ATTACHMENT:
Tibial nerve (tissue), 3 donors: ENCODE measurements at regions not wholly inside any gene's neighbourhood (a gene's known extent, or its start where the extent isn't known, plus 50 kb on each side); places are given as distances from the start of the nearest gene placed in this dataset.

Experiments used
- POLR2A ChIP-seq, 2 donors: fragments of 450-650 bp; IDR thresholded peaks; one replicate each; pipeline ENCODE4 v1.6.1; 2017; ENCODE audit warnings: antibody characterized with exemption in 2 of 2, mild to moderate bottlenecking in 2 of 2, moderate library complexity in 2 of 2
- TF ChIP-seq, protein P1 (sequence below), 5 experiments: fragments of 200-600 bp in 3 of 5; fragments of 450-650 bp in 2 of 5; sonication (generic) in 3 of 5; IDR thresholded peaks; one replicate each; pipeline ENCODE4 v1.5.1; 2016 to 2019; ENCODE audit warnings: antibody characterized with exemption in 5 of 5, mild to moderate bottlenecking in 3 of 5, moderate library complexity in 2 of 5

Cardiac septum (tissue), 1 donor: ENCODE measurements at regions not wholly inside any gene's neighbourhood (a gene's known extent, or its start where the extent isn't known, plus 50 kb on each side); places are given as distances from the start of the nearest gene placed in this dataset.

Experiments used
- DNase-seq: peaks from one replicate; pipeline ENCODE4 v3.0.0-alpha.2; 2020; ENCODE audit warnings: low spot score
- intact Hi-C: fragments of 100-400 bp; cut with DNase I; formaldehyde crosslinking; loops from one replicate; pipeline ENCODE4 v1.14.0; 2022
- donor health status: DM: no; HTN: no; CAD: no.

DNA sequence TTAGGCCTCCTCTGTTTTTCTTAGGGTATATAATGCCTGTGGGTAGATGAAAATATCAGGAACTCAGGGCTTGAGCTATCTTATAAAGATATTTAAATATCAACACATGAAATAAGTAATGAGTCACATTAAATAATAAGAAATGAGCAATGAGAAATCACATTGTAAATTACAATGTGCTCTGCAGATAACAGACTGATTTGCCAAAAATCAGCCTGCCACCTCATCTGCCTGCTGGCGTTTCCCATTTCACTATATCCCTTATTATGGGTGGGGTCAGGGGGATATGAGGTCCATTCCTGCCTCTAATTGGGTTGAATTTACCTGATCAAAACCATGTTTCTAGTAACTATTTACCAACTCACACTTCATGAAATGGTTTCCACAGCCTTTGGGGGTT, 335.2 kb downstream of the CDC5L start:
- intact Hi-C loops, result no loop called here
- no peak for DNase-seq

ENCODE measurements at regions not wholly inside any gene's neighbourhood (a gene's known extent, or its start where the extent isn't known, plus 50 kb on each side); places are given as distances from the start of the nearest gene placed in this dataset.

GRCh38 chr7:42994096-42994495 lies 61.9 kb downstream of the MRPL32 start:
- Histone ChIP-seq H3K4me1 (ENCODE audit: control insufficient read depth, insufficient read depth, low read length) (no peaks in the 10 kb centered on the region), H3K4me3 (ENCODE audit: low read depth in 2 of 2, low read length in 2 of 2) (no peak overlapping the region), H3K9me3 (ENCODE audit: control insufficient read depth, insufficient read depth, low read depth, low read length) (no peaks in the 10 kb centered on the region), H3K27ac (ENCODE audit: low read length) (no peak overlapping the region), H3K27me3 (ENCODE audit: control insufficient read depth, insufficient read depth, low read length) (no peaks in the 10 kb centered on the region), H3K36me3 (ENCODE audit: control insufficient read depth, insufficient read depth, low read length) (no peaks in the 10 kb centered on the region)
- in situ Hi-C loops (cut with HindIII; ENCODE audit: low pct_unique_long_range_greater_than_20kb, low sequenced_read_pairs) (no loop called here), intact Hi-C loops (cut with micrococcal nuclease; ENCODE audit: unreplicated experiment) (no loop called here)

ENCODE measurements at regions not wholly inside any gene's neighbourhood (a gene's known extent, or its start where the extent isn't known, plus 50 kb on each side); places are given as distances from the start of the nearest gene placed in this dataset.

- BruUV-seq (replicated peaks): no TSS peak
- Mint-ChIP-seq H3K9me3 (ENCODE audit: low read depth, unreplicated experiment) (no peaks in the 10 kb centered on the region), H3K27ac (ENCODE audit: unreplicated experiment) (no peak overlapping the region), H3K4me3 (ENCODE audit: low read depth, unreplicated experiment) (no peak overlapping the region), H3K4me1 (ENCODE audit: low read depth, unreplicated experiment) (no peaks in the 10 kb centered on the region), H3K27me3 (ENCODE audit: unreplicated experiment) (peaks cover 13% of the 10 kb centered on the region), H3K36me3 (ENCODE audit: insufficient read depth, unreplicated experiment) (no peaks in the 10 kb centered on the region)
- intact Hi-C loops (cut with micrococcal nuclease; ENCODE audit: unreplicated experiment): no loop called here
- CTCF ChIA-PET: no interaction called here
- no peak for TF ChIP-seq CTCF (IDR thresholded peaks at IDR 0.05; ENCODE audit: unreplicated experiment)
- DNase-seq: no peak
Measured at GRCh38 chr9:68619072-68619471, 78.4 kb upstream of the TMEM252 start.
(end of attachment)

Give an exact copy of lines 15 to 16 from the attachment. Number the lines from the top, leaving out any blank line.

- Histone ChIP-seq H3K4me1 (ENCODE audit: control insufficient read depth, insufficient read depth, low read length) (no peaks in the 10 kb centered on the region), H3K4me3 (ENCODE audit: low read depth in 2 of 2, low read length in 2 of 2) (no peak overlapping the region), H3K9me3 (ENCODE audit: control insufficient read depth, insufficient read depth, low read depth, low read length) (no peaks in the 10 kb centered on the region), H3K27ac (ENCODE audit: low read length) (no peak overlapping the region), H3K27me3 (ENCODE audit: control insufficient read depth, insufficient read depth, low read length) (no peaks in the 10 kb centered on the region), H3K36me3 (ENCODE audit: control insufficient read depth, insufficient read depth, low read length) (no peaks in the 10 kb centered on the region)
- in situ Hi-C loops (cut with HindIII; ENCODE audit: low pct_unique_long_range_greater_than_20kb, low sequenced_read_pairs) (no loop called here), intact Hi-C loops (cut with micrococcal nuclease; ENCODE audit: unreplicated experiment) (no loop called here)